Tag Archives: FFP

Should Arsenal bid £31m for Diego Costa?

And so it begins. With three matches left on the schedule and two weeks left in the season, it is time to start kicking tires and assessing options. Champions League play is assured (we’re into the playoff-round, for what that’s worth). With the World Cup looming, there’s likely to be a compressed, claustrophobic transfer-window, what with players vying for spots in their national teams and managers wanting to make the most of the time they have. Despite Arsène’s protestations to the contrary, we’d be fools to pass up a chance to sign Costa, as in-form a striker as is likely to be available this summer. If only it were that simple…

Diego? Is that really you?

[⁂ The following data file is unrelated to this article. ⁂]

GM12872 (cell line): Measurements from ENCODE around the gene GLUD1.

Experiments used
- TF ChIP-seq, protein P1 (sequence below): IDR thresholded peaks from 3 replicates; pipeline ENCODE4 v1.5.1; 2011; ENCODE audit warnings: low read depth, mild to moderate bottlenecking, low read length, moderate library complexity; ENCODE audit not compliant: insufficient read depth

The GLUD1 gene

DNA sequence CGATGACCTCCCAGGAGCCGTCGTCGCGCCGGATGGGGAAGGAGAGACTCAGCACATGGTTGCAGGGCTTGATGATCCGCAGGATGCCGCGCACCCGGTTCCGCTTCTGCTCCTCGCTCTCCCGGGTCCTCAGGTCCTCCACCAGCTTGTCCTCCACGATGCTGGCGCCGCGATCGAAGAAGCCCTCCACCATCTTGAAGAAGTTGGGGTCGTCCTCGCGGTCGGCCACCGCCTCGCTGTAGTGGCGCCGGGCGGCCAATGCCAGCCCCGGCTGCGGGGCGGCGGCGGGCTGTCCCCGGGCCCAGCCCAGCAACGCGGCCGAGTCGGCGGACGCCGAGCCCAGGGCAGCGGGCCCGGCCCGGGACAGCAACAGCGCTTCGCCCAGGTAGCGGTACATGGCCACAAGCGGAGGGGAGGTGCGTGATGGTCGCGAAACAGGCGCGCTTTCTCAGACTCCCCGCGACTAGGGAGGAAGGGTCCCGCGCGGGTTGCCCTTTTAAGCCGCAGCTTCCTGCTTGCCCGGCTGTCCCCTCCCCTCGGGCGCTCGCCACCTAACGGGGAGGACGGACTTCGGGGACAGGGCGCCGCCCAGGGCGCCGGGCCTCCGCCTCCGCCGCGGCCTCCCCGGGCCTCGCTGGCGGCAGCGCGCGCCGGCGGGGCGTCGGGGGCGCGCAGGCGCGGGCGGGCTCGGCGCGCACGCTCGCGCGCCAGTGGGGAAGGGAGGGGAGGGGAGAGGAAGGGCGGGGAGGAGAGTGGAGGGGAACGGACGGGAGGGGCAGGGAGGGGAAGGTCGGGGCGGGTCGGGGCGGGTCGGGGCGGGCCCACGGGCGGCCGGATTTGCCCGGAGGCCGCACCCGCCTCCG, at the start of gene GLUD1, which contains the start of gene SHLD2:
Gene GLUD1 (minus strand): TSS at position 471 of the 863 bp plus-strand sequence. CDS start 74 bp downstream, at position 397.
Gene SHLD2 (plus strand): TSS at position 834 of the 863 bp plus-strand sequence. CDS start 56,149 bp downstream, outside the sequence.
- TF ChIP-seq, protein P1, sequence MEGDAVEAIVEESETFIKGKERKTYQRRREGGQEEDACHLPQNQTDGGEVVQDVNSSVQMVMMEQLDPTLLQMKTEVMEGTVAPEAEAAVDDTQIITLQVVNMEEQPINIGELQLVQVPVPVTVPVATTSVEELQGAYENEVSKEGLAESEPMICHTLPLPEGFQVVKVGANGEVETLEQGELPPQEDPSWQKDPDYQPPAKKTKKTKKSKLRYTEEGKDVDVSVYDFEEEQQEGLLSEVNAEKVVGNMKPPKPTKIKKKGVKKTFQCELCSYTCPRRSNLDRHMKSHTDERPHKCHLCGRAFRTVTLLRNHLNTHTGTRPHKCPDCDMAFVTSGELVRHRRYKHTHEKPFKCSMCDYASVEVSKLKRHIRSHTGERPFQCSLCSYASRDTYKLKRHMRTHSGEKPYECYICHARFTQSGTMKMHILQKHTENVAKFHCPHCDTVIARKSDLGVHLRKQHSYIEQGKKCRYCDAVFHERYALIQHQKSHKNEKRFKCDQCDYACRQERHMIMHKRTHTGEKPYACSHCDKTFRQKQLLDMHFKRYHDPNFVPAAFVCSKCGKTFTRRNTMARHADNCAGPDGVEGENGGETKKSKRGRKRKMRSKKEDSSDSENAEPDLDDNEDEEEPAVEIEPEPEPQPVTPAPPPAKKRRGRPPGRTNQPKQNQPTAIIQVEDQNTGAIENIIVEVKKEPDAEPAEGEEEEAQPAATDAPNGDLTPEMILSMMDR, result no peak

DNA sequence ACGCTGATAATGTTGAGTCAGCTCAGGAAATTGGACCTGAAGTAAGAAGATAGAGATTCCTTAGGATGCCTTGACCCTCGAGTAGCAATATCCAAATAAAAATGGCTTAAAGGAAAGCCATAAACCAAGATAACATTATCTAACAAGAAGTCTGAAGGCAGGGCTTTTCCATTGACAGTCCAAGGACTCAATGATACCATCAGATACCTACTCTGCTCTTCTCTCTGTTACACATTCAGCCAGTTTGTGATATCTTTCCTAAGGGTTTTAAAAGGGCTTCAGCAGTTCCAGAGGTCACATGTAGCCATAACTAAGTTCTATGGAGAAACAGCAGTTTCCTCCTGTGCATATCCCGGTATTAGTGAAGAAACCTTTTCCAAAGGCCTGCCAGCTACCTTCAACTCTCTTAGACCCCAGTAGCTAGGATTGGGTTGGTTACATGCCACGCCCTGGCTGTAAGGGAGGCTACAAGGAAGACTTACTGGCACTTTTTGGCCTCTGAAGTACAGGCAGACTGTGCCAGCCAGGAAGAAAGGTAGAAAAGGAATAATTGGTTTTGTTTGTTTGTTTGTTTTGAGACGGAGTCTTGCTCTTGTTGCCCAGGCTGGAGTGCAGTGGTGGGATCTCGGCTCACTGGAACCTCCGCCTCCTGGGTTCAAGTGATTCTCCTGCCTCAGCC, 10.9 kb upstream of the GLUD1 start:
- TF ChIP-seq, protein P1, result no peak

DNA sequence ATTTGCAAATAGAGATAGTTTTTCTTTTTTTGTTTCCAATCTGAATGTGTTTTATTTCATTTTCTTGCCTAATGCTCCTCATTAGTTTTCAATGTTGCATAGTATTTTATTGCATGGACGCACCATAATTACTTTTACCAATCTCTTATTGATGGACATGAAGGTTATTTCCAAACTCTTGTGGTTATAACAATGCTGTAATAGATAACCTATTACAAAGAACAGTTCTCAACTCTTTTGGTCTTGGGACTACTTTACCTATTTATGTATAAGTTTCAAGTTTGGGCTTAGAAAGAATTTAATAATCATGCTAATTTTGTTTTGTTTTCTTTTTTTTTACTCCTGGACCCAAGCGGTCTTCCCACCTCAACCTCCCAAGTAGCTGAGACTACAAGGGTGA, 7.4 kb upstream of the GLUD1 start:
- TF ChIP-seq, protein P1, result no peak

First, the financials. Apparently, Costa has a £31m release clause in his contract. Take that with a grain of salt. We’ve proven that we’re ready to take that plunge, whether it was with our pursuit of Luis Suarez or Higuain or with our signing of Özil. We may have upwards of £100m to throw around, but keep that figure under your hat as negotiations fluctuate according to what sellers think you can spend. Beyond that, the man would likely command something like £150k per week, if not more. Again, this is something we can afford—especially if his future performance matches his current one, leading to more wins in the Champions League and deeper progression to boot. Would this, however, distort the wage-structure at Arsenal? Would current squad-members come to resent the imbalance? After all, long-serving members such as Walcott and Wilshere would be surpassed, if not eclipsed, by such wages. However, if the man can bed in and deliver, I’d wager the difference in salaries that they’d be understanding enough to see it as the cost of business.